Dr Kevin Pyke completed his PhD on leafless and semi-leafless peas, here at the John Innes Centre in the 1980s.
We recently caught up with Kevin, to talk peas, PhDs, four-colour graphs and the John Innes Cricket team.
“I started at John Innes on the same day that Harold Woolhouse became Director, back in October 1980. I had arrived to work with Cliff Hedley and Mike Ambrose in Applied Genetics on leafless and semi-leafless peas.
A year or so earlier I had speculatively written eight letters around the country asking about PhDs including one to John Innes where my friend, Peter Lumsden had just done a summer placement.
I been interested in nature from an early age and it was my major interest through my childhood both in growing vegetables, collecting cacti and bird watching and general nature studies. It was clear that I was going to have a life involving biology in some way…
I was the only child in my class at primary school to pass the 11-plus in 1969, finding myself at Huish’s Grammar school for boys in Taunton where the education was excellent. Being passionate about the subject, I excelled in the sciences, especially biology and chemistry.
At that time Undergraduate sandwich courses were very popular where one did placements in research institutes and industry, giving a well-rounded appreciation of how research and development operates.
Thus, I did the Degree in Applied Biology at the University of Bath starting in 1976.
It was a four-year degree, the first two years being general biology and the third and fourth years having a choice of specialisations either animal science, crop science, microbiology or plant science. It was clear that I was bound to choose plant science and looking back on this I was very lucky as today no such opportunity exists to get that much experience.
On joining the John Innes, I recall there was quite a gulf though between those doing the new fast developing field of molecular biology and the rest of which I was a part.
I also vividly remember how friendly the people were. I quickly made friends with lots of PhD students, in particular Paul Lazzeri who started his PhD on tissue culture the same day as me with Graham Hussey.
A year later Anil Day started his PhD with Noel Ellis and we became friends. I was greatly inspired by Noel and that led to us doing a Southern blot experiment on rogue pea plastid DNA in late 1983 which made it as a chapter in my thesis.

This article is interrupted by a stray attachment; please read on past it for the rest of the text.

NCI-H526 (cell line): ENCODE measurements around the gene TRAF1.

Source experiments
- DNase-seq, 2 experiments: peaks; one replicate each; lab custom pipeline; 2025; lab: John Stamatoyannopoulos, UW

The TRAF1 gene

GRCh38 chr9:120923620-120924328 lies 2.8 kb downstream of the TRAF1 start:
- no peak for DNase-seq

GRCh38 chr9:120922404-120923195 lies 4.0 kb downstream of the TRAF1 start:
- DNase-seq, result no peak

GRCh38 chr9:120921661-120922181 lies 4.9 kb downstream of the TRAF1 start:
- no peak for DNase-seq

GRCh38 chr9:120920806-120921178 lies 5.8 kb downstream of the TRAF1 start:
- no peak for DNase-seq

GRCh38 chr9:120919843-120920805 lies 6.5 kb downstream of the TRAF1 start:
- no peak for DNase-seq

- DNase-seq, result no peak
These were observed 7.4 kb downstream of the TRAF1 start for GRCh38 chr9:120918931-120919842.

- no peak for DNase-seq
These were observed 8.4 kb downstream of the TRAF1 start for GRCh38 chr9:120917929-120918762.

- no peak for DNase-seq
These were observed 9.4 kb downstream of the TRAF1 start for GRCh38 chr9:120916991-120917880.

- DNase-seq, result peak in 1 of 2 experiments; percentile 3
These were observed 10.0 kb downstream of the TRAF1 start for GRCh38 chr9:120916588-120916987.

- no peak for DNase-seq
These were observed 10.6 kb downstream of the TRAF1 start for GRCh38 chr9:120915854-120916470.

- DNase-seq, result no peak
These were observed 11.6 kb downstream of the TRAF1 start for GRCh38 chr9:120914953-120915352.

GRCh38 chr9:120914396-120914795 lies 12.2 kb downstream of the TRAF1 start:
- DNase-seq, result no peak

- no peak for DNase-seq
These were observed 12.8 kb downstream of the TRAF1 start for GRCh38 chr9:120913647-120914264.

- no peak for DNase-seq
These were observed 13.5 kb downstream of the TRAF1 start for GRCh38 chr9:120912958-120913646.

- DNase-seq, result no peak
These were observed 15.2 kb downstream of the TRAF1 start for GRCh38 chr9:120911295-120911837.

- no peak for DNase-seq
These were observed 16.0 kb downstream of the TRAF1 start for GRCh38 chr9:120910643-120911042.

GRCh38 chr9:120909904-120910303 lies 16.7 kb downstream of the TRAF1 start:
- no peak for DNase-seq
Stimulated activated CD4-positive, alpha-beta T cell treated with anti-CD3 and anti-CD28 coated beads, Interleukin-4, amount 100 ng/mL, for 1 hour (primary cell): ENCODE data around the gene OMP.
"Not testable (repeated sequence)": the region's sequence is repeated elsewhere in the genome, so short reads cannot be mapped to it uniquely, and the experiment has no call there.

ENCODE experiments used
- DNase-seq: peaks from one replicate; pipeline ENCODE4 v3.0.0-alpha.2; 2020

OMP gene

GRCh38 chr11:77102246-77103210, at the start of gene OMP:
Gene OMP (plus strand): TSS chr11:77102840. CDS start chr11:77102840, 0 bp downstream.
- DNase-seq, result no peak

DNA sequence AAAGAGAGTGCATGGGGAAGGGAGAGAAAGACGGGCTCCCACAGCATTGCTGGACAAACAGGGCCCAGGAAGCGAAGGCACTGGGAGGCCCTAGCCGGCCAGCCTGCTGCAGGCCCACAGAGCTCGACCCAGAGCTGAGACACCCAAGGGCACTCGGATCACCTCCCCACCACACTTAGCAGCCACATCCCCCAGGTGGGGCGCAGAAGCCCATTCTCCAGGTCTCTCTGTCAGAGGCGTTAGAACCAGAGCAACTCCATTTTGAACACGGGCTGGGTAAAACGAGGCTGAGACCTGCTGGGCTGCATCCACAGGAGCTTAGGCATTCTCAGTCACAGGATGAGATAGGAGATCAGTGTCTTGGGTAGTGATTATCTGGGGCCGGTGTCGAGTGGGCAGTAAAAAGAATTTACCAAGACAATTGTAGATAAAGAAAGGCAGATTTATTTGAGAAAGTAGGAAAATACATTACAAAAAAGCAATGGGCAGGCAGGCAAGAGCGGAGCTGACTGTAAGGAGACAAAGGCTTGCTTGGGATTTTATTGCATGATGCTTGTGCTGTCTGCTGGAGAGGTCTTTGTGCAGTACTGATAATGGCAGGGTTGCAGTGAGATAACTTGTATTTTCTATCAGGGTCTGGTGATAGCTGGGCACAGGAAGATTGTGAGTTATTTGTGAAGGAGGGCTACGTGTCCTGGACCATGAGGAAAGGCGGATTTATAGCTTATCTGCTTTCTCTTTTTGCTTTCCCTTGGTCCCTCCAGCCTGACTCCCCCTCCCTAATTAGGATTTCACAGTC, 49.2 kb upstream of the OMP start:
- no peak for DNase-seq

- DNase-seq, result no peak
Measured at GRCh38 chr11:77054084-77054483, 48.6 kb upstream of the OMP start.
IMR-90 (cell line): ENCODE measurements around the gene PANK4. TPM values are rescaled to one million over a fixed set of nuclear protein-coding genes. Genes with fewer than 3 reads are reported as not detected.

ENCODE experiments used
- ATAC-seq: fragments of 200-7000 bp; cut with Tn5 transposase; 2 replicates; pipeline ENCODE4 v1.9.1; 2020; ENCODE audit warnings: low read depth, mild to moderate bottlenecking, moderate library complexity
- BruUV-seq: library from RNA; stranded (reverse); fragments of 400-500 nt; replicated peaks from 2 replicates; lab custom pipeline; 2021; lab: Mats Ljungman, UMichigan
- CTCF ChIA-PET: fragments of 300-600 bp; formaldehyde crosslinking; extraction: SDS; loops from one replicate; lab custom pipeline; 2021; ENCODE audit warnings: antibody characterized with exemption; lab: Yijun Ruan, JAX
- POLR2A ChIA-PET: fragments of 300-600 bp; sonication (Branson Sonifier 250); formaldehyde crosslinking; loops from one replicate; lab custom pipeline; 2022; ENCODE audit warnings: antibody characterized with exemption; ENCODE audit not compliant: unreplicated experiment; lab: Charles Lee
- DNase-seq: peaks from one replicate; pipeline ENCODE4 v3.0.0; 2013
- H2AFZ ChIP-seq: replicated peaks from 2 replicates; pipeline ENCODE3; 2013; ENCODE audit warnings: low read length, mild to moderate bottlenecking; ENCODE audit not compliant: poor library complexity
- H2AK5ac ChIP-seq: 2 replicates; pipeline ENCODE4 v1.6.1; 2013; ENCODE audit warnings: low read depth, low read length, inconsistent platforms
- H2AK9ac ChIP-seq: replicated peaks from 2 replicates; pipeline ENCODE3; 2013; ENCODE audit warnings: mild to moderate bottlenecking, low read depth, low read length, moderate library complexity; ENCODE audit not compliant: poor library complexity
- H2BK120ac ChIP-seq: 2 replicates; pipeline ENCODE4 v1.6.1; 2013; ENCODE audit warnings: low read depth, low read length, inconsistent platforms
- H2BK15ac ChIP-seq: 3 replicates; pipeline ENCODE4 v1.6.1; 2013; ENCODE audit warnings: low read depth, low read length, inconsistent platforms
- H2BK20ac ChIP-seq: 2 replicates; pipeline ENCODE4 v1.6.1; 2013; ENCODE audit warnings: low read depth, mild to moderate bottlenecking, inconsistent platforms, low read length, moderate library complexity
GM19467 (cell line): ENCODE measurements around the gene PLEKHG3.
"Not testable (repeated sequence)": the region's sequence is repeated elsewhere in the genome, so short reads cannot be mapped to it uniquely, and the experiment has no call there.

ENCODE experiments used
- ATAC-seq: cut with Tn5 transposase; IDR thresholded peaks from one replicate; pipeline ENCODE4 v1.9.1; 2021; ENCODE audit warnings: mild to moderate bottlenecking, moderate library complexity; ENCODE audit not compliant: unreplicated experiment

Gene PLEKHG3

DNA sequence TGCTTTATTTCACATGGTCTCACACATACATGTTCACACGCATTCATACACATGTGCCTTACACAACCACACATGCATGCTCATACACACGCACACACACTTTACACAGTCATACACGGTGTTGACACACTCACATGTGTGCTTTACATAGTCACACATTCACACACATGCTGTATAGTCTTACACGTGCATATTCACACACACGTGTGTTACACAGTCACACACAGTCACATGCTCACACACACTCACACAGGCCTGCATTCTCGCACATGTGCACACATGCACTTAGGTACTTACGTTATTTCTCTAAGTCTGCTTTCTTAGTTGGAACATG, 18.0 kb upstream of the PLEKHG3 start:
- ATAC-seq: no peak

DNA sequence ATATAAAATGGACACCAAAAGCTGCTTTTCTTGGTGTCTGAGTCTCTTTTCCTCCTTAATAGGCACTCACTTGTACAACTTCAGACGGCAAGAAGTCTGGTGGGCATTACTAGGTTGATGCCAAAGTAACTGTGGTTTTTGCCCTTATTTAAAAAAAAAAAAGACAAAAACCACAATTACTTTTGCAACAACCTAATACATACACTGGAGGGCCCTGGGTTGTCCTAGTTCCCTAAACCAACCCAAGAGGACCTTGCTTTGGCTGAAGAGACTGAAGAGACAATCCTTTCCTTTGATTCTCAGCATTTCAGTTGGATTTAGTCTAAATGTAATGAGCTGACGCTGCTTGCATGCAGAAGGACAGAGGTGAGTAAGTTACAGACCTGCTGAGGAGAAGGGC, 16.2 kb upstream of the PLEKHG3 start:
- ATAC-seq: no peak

Other memorable people from those times who I got to know well were Trevor Wang, Brian Snoad and Rod Casey.
The thing I remember most about the social side was the John Innes cricket team of which I was a main member during my time. The main organiser of the team and captain was Paul Linstead from Cell Biology (affectionately known as sleepy hollow in those days).
In the summer we played on the UEA cricket pitches weekly in friendlies against local cricket teams from Norwich and surrounding villages as well as playing away matches.
I was a spin bowler and took lots of wickets and in my last year was captain. This was tremendous fun and there were several memorable people in the team in those days including Jim Dunwell, who opened the batting, Anil Day and Norman Sunderland’s son who was a young chap who was rather good and helped us out when we were short. On occasion the new Director Harold Woolhouse used to wander across to watch sometimes and on a couple of occasions he umpired.
During my time at John Innes science evolved rapidly especially molecular biology and computing. I produced lots of data and wrote lots of papers so by the time I graduated I had my name on seven papers and conference proceedings.
I wrote all my thesis on the VAX main frame computer and Tam, D Roy’s secretary, typed it up on A4 pages for me costing £1 a page. Computing had just bought the first flat bed graph plotter and I printed out all the graphs in my thesis in four colours. At the time that was a major event.
They were wonderful times and I really enjoyed my PhD work looking at the plant physiology and crop physiology of the leafless and semi-leafless mutant phenotypes of pea.
From the John Innes I went on to do a post doc on leaves and chloroplasts with Professor Rachel Leech in York. I ultimately stayed there for 11 years before getting a lectureship at Royal Holloway in 1994 and finally moving to a lectureship In Plant Sciences at Nottingham in 1999.
I have worked at the Sutton Bonington campus ever since, researching chloroplasts, leaves and tomato plastids. Hopefully I have also inspired large number of students in the ways of plants and plant sciences over the years.
I took partial retirement in 2018 on turning 60 but I look back on my career in plants science with great affection, especially my time at the John Innes.”
Thank you to Bridget Gillies from the UEA Archives for the photo.